Rua Tapunui Kenana (1869–1937) was a Māori prophet, faith healer and land rights activist. He called himself Te Mihaia Hou, the New Messiah, and claimed to be Te Kooti Arikirangi’s sucessor Hepetipa who would reclaim Tūhoe land that had been lost to pakeha / European ownership.

Pharaoh Swami says:  “I’m a soldier fighting in the war of love and hate and I won’t fight it the white man’s way. Never do I mean skin tone. The white man as in the western world. The capitalist consumerism-orientated, suit wearing ‘me’ mentality that tells us what to think rather than how to think.” 

 New Zealand is a country where the Native Schools Act in 1867 striped indigenous Māori of their language and affected a generation still living today. Friends and family of Māori descent invite you into their homes and it’s a sobering reality to learn this is not a generation from Jesus times they’re trying to show you in a book, this is your mate’s mum cooking you dinner, explaining that when she was little, if she spoke her natural language, she’d be beaten by authoritative members of society, like teachers. It’s a strange conversation because she’s not tryna scare you, she’s simply opening her home and heart to this random human her child brought home. She’s just  speaking their truth, gently with a smile making you tea — it’s a reality that is frightening, humbling and empowering all at once.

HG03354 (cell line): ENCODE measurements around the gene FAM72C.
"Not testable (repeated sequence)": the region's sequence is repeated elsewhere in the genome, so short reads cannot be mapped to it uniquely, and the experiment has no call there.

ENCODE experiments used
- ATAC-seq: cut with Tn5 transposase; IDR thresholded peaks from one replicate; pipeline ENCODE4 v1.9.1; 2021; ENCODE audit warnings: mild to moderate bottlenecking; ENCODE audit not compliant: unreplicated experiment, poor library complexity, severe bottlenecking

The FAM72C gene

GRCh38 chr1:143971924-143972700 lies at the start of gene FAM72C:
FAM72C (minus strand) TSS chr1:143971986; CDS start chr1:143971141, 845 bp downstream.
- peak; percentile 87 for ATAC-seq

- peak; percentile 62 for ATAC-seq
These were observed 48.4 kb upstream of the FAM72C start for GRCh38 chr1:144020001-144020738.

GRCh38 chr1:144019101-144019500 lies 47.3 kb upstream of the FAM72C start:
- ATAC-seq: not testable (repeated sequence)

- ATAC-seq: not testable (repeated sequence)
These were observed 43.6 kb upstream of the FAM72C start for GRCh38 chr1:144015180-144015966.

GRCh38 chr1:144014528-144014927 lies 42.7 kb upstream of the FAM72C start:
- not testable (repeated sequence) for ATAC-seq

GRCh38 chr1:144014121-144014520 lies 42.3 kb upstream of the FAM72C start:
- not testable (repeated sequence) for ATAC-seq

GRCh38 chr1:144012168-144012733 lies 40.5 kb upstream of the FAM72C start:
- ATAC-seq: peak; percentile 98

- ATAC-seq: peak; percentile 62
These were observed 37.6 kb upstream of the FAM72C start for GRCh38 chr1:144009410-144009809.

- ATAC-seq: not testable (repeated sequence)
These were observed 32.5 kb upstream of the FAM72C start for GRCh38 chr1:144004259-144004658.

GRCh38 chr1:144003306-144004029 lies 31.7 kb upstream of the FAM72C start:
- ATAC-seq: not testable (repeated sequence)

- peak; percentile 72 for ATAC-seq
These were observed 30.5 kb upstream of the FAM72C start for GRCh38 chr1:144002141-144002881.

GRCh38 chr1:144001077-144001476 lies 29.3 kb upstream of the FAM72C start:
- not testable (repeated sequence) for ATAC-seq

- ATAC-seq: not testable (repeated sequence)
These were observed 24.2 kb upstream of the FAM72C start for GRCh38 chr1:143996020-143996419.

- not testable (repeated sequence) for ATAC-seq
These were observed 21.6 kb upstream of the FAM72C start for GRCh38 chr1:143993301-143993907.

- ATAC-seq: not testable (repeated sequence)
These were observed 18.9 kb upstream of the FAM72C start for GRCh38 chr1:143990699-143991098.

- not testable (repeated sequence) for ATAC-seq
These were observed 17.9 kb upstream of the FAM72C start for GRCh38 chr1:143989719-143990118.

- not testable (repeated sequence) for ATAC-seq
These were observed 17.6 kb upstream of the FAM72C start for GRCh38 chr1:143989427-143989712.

What Pharoah Swami has done with his song is highlight an affinity foreigners living in New Zealand have with Māori people and their land.  People from places like Africa and Asia (all over the world really) find an undeniably strong connection with the whenua…or land, and  it is one that’s hard to comprehend …but even harder to ignore:

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The prophet Rua Kenana

DS: What were you up to at the time you decided to make your song Rua Kenana?

PS: It’s my first beat I’ve ever made by myself. Recorded myself and mixed it myself with final mixing touches done by Mak Swami and mastering by Munashe from AmmoNation.


DS: What were you up to at the time you made Rua Kenana?

PS: I’ve been going through a lot emotionally and spiritually over the past years in search of my identity as a person and as an artist so I was sitting there sleep deprived and felt so emotional so I spent a whole night and morning till the sunrise making it. My childhood friends David and Patrick Pene who are cousins are Tuhoe. And I was always educated on their history and culture which I diligently digested. They would always sing Rua Kenana and the melodies, harmonies and meaning always moved my soul in a way that I can’t really word. “Rua Kenana was a prophet from the Uruwera. He told his people not to go to war and let the white man fight the white man’s war.” He told them not to sign the treaty as he prophesied it would be the demolition of their culture and heritage.

 

Therefore the Tuhoe lands are uncolonised and hold such an eerie ambiance in the air hence the name “Children of the Mist”. I wasn’t really thinking anything about Waitangi as I’ve never acknowledged, celebrated nor respected the holiday because it’s misguided and misinformed. The Māori were deceived with the language barrier and through gentrification and systematic oppression it turned a people of mana who treated matariki (children) as tapu (sacred) and their wahine (women) as the nurturing goddesses they were. Yes there may have been savagery and war between them but name a race or era that didn’t… I’ll wait.